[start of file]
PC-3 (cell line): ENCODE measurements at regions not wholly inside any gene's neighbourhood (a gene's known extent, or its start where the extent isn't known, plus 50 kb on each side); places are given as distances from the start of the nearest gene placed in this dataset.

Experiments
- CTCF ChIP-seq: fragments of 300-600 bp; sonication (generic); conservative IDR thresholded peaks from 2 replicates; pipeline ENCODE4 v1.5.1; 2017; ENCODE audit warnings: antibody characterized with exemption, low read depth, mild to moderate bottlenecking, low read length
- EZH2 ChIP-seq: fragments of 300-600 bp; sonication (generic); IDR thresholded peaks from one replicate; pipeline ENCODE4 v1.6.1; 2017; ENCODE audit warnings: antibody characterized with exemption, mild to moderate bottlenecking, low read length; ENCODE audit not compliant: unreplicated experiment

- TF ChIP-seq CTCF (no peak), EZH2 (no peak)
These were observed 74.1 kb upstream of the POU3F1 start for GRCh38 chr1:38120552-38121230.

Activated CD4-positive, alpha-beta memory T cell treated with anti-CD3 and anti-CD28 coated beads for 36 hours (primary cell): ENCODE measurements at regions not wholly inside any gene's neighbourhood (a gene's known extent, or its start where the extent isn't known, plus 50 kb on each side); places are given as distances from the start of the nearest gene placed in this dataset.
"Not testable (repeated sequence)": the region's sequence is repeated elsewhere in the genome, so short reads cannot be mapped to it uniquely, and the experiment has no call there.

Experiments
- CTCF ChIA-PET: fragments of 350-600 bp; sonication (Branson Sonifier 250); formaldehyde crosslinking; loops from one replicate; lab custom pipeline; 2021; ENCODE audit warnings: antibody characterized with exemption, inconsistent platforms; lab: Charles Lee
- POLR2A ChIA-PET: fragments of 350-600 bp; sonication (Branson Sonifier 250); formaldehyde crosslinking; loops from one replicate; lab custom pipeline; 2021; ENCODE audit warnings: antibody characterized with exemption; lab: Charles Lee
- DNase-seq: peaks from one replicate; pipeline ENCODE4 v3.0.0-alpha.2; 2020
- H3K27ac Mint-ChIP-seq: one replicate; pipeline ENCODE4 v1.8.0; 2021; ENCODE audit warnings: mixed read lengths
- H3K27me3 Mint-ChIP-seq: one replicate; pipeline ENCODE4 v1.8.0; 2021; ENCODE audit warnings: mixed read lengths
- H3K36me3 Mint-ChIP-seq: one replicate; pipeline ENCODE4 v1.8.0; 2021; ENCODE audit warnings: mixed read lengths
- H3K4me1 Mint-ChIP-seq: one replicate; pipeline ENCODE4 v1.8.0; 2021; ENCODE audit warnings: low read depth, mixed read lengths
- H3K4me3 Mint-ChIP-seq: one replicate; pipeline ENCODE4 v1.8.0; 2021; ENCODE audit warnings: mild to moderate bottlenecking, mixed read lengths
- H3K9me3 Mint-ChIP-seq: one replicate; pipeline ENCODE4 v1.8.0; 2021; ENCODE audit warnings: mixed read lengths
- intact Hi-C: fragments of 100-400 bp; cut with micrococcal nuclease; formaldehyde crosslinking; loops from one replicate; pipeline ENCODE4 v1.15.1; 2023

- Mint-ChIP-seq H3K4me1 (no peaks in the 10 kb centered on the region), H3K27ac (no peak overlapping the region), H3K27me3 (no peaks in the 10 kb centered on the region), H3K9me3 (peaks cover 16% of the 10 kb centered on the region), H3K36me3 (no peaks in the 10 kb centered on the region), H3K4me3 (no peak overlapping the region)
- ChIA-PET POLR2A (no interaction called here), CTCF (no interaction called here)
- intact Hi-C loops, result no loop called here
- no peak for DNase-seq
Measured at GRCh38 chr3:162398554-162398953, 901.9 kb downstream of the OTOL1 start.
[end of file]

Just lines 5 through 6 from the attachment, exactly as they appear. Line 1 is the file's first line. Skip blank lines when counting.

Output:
- TF ChIP-seq CTCF (no peak), EZH2 (no peak)
These were observed 74.1 kb upstream of the POU3F1 start for GRCh38 chr1:38120552-38121230.